Pa's Little Queen

Memaw and Pa lived in an old house at the end of Honey Lane. Pa’s old Cadillac was always parked in the grass near the shed. Their dog King was the first to greet visitors. He'd run up to the car so fast, you'd worry he'd be dead when you opened your car door.

Every old country house in Coffee County, Tennessee had that kind of dog - the kind of dog that lived outside, killed animals, and bayed for 15 minutes before anyone else could hear the tires coming down the gravel road. This also gave Pa time to put down his Bible, get out of his recliner, put on his hat, and walk out to meet you.

Holidays meant that we all gathered at their house. After hours of being trapped in the car, I would tear up the path to hug him. He would say nothing. He would put his hand in the pocket of his Wranglers and pull out a bunch of change. He’d look at me in the eyes to see what I’d do. After considering which coin was the shiniest and prettiest, I’d reach into his over-sized hand with both of my little hands and scoop up all the money.

He would hoot with laughter and say, “That’s Pa’s Little Queen!”

He loved this role play as much as he enjoyed the fact that I had won the title of Beauty Queen at age 4, 6 years before that when we lived in Tyler, Texas. I sang "Jesus Loves Me" for my talent. Apparently, it was the clincher.



Their large covered porch looked out over their crops, the watermelon patch, more hills, and large sweeping trees. Since my dad and many of his siblings drove in from other states, we would all sleep there and wake up to biscuits, gravy, sausage and eggs. You could eat in the steamy, cozy kitchen with Memaw in her dressing gown, her stove, and her boisterous laugh. This meant you would get first pick of the food.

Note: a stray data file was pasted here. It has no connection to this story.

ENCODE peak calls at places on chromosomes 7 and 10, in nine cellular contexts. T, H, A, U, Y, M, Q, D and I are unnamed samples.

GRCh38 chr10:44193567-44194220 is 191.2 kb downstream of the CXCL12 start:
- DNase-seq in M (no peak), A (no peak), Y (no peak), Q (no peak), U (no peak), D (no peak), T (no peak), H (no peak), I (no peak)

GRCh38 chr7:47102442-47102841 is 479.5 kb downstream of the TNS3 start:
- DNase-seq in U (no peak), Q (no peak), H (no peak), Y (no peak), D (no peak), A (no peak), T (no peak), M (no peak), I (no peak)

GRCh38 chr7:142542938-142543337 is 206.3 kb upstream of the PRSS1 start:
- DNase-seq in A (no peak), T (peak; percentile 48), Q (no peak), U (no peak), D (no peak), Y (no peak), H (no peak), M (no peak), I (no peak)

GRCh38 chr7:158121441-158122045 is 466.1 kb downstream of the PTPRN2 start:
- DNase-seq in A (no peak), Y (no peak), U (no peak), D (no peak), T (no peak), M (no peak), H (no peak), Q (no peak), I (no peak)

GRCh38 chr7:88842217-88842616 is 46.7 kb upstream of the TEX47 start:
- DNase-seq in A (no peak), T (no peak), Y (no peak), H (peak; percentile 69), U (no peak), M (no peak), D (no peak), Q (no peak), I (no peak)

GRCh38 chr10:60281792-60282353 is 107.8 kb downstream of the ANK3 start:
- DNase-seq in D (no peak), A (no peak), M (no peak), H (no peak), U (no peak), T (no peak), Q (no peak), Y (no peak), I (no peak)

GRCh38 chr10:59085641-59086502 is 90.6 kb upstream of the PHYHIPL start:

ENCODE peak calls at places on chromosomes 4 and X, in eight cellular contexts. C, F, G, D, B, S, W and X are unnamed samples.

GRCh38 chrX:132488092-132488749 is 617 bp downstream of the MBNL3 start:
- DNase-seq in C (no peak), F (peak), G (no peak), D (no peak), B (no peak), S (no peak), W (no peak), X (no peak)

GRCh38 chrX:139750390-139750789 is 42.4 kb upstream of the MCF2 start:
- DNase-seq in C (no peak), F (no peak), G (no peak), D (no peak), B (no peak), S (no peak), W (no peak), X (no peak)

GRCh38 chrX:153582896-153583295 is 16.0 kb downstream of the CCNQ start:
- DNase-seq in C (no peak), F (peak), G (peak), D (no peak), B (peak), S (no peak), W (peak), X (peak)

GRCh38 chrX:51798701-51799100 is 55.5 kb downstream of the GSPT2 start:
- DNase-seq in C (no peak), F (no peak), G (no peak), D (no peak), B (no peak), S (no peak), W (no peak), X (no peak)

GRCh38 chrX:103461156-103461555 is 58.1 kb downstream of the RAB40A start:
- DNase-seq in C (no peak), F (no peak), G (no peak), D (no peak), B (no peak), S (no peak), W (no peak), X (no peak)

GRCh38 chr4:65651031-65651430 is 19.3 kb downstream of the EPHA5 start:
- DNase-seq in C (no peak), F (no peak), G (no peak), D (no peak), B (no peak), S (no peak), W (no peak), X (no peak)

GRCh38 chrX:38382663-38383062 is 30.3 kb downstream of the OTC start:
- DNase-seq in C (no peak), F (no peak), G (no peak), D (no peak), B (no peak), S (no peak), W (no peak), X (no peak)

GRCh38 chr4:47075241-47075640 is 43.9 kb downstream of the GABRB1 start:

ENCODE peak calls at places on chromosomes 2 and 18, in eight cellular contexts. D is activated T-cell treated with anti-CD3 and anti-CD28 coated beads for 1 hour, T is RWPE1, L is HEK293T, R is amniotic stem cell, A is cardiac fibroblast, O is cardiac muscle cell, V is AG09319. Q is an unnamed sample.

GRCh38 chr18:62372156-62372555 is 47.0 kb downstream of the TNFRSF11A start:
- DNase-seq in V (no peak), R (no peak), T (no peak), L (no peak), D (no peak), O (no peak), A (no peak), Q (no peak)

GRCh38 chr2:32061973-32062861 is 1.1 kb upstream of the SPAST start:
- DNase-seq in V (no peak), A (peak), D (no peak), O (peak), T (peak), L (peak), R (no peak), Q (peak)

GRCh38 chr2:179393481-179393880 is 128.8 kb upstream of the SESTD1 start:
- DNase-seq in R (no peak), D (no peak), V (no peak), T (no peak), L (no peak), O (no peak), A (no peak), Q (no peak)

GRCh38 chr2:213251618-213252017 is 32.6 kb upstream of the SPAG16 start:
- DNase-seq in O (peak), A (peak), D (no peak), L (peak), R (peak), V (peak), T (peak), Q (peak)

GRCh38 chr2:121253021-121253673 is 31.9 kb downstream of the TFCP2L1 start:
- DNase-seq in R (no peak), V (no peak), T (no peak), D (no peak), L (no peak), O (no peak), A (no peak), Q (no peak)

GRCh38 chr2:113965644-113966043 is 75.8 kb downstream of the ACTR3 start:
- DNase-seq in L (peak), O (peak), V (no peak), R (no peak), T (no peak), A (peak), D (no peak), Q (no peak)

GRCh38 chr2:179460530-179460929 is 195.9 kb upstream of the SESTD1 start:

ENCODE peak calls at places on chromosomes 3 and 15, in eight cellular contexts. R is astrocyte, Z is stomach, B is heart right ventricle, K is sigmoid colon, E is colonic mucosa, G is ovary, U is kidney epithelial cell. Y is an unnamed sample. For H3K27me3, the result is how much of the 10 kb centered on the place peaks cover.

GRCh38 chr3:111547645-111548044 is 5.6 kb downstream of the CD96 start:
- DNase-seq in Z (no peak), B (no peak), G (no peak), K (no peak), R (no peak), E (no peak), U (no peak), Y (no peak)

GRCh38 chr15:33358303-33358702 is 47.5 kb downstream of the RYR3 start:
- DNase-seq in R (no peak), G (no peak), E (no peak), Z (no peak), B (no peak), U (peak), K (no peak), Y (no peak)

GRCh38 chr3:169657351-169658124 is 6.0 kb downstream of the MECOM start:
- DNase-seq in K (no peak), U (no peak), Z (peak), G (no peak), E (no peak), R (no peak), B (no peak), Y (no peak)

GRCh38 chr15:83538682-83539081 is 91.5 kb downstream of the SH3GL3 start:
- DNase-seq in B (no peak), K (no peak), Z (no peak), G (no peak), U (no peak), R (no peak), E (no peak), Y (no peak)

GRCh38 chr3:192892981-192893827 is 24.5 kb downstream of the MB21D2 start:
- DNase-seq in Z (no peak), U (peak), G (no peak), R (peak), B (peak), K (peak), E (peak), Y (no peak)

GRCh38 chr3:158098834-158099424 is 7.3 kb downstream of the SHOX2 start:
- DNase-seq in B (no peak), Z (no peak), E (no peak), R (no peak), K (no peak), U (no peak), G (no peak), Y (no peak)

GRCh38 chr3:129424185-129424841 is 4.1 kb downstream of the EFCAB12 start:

Or you could eat on the back porch and watch the mist disappear over the hills. I think I hovered over the threshold between the warm kitchen and the back porch because they were both so inviting. After breakfast the kids would find mud to stomp in, dig around in the basement for dusty board games, or try and convince Pa to take them fishing.

When I’d normally be doing homework in my room back in the Chicago suburbs, riding my bike to the 7-11, or be on my way to and from gymnastics practice, in Tennessee I touched worms, went barefoot, ate constantly, and laughed until my guts hurt.

There was always so much pie. I’m sure there were other kinds of wonderful food, but I loved all the pie. Unrestrained, giggling, and breathing heavily I would sneak under the bar where all the desserts lived just asking to be eaten. I’d slowly work up an innocent smile and ask for a piece of this or that. My Aunt Sherry who was always nearby would look at me like I was the hungriest saddest child on Earth and declare that I must have some pie. This was the same aunt who saw my little brother eat one bite out of every donut in a fresh box and loved every second of it.